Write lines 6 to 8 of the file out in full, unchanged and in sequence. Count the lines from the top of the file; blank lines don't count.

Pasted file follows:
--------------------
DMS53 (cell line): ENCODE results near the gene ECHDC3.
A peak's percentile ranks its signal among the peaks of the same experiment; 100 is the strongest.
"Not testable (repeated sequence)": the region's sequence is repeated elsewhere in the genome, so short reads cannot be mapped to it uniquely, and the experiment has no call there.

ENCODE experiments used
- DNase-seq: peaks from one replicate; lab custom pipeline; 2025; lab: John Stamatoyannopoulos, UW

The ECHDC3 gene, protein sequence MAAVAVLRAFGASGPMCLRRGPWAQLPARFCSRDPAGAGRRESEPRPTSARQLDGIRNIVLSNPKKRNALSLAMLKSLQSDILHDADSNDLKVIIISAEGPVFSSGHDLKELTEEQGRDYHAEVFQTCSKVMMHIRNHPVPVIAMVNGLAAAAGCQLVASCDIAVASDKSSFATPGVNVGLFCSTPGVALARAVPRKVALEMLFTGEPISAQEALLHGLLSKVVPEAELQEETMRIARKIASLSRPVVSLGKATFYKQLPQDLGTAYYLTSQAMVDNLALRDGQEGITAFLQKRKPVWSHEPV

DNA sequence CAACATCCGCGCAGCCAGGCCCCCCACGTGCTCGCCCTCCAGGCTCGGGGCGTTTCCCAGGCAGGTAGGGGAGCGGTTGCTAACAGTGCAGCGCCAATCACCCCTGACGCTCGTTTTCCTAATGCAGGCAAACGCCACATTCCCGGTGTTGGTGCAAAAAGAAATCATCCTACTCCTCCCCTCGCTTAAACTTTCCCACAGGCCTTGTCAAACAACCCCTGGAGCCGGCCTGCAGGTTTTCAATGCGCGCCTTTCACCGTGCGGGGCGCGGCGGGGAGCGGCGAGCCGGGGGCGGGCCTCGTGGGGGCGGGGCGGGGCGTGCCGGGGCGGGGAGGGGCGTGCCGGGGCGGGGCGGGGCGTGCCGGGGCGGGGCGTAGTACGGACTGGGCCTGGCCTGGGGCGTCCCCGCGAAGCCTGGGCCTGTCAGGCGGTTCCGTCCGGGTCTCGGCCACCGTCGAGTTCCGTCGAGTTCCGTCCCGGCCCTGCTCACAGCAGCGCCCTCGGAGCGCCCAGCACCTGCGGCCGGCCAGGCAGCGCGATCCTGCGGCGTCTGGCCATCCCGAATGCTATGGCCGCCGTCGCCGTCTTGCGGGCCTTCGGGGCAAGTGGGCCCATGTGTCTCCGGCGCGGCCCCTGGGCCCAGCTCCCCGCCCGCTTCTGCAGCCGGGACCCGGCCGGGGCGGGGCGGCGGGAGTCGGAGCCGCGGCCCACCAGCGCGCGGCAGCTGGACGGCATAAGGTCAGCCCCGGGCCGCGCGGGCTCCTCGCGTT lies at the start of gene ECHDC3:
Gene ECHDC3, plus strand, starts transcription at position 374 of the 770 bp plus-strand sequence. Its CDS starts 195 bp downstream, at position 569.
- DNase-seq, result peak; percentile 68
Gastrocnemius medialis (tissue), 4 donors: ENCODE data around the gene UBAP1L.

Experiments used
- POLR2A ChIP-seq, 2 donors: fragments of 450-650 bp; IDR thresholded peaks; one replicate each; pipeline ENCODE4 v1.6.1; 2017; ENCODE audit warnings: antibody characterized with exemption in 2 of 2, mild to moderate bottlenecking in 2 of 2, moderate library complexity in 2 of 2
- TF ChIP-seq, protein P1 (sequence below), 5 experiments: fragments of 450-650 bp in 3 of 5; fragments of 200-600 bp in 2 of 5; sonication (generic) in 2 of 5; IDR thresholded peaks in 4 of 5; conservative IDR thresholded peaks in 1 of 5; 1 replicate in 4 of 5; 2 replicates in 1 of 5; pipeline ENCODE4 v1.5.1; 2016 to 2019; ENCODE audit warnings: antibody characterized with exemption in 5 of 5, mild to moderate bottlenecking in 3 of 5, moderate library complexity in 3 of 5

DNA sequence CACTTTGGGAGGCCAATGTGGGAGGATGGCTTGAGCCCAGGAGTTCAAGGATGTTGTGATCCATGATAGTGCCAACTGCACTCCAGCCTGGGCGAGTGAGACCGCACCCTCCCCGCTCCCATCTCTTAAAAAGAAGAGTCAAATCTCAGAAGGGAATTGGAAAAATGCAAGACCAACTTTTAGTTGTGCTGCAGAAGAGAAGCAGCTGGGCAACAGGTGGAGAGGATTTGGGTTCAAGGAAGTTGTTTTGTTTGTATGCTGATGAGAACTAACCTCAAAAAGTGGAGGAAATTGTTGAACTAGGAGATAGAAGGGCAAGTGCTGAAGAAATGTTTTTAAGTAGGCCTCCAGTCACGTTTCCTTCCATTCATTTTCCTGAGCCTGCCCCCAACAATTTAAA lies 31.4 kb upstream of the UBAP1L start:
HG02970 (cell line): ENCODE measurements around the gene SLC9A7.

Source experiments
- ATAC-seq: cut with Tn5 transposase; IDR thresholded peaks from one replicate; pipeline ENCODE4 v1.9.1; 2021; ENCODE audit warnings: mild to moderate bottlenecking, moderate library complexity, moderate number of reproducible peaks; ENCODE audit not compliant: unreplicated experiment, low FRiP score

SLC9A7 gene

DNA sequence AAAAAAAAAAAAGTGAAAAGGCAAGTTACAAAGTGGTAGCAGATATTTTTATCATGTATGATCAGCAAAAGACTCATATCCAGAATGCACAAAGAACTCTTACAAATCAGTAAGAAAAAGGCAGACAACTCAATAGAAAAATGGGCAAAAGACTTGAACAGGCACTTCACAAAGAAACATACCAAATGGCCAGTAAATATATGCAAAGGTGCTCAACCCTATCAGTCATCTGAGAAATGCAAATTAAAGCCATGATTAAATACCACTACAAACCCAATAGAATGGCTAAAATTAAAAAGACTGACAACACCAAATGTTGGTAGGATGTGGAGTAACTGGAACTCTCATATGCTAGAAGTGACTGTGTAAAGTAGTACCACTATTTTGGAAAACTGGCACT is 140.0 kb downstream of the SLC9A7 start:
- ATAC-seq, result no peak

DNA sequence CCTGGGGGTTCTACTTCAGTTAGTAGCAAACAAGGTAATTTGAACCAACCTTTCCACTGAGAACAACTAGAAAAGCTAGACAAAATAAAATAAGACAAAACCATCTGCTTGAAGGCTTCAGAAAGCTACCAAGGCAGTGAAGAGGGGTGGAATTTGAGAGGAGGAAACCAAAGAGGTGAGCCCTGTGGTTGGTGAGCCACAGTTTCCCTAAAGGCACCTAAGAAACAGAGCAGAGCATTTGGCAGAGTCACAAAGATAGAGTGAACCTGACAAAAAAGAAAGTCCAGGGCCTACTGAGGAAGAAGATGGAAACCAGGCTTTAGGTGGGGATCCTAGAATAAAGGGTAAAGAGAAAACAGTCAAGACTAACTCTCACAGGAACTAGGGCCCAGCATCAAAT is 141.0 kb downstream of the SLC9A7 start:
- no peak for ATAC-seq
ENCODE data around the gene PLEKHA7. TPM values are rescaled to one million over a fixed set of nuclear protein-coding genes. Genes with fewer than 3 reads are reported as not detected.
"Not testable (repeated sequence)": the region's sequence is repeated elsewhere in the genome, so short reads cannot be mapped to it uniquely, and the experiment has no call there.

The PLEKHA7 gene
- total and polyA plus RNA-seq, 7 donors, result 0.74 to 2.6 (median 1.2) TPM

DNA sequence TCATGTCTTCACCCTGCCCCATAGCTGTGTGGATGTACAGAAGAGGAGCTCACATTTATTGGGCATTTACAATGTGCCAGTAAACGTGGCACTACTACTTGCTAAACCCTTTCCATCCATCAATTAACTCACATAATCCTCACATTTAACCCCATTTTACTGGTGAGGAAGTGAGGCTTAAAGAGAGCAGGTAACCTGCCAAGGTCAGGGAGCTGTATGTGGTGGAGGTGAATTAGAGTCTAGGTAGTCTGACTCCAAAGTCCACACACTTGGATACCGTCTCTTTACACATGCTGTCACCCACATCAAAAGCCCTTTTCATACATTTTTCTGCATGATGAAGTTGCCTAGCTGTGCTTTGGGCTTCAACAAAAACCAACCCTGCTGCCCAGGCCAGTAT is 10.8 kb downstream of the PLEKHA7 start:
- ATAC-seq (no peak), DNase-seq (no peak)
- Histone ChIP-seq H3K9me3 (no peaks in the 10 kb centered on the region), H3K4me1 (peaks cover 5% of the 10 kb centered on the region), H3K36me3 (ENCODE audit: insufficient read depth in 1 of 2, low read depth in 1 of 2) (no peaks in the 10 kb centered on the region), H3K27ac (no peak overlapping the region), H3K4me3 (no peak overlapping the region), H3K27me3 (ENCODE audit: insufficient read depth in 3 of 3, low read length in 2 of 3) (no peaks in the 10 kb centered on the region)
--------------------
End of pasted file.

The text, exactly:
The ECHDC3 gene, protein sequence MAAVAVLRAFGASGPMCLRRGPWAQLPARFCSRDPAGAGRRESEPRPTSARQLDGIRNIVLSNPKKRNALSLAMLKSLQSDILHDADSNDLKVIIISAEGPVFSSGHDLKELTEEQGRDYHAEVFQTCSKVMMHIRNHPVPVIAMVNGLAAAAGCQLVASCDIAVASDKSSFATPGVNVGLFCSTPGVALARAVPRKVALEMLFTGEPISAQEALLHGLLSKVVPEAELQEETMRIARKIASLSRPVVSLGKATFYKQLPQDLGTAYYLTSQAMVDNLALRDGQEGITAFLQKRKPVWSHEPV

DNA sequence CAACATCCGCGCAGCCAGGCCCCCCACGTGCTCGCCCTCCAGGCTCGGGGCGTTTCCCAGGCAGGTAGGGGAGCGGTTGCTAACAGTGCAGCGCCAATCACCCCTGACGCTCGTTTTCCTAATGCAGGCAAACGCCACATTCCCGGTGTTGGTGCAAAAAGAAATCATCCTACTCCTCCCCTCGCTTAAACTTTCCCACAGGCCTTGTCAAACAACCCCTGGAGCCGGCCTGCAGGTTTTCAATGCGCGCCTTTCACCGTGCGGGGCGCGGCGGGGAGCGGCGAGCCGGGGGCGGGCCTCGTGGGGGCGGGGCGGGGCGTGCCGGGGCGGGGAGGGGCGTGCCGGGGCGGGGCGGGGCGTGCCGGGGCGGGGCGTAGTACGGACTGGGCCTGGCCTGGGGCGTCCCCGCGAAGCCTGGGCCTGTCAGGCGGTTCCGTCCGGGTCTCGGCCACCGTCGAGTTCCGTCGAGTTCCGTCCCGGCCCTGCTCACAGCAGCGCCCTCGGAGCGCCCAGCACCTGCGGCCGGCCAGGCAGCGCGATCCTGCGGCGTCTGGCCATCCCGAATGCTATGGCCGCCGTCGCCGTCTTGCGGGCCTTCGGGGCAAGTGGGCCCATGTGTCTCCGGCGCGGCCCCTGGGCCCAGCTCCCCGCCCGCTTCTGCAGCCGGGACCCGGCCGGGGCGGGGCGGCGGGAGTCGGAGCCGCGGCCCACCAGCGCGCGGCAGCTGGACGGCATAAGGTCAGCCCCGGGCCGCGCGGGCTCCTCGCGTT lies at the start of gene ECHDC3:
Gene ECHDC3, plus strand, starts transcription at position 374 of the 770 bp plus-strand sequence. Its CDS starts 195 bp downstream, at position 569.